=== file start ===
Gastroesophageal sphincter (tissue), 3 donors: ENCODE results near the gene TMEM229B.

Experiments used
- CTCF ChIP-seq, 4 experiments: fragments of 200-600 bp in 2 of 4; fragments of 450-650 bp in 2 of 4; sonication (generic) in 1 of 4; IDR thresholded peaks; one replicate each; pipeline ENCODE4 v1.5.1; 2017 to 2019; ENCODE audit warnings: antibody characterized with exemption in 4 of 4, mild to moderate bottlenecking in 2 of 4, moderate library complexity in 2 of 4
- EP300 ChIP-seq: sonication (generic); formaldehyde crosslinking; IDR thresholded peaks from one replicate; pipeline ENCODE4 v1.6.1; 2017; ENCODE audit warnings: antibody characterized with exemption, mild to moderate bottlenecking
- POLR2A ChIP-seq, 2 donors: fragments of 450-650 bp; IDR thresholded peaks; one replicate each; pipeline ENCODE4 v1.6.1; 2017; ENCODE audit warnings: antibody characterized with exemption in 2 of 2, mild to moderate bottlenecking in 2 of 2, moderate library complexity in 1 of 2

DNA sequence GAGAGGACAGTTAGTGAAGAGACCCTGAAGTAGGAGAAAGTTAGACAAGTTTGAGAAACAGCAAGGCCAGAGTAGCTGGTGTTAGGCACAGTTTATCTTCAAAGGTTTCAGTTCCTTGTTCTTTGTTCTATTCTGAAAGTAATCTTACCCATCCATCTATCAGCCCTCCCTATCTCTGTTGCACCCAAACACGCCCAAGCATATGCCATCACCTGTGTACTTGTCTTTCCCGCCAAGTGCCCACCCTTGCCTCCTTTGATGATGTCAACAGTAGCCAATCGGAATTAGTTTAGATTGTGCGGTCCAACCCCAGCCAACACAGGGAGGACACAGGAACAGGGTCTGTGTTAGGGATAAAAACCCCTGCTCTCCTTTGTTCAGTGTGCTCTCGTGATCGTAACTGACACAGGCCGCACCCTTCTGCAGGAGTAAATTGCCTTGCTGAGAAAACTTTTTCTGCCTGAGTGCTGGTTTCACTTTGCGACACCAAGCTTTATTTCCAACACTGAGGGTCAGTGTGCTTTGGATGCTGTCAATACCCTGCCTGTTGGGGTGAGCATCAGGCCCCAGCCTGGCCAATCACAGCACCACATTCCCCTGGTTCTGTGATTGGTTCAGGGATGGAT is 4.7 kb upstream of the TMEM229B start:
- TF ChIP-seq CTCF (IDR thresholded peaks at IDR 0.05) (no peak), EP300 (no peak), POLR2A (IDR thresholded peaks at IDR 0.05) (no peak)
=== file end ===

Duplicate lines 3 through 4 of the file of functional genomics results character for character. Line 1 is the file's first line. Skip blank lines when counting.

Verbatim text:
- CTCF ChIP-seq, 4 experiments: fragments of 200-600 bp in 2 of 4; fragments of 450-650 bp in 2 of 4; sonication (generic) in 1 of 4; IDR thresholded peaks; one replicate each; pipeline ENCODE4 v1.5.1; 2017 to 2019; ENCODE audit warnings: antibody characterized with exemption in 4 of 4, mild to moderate bottlenecking in 2 of 4, moderate library complexity in 2 of 4
- EP300 ChIP-seq: sonication (generic); formaldehyde crosslinking; IDR thresholded peaks from one replicate; pipeline ENCODE4 v1.6.1; 2017; ENCODE audit warnings: antibody characterized with exemption, mild to moderate bottlenecking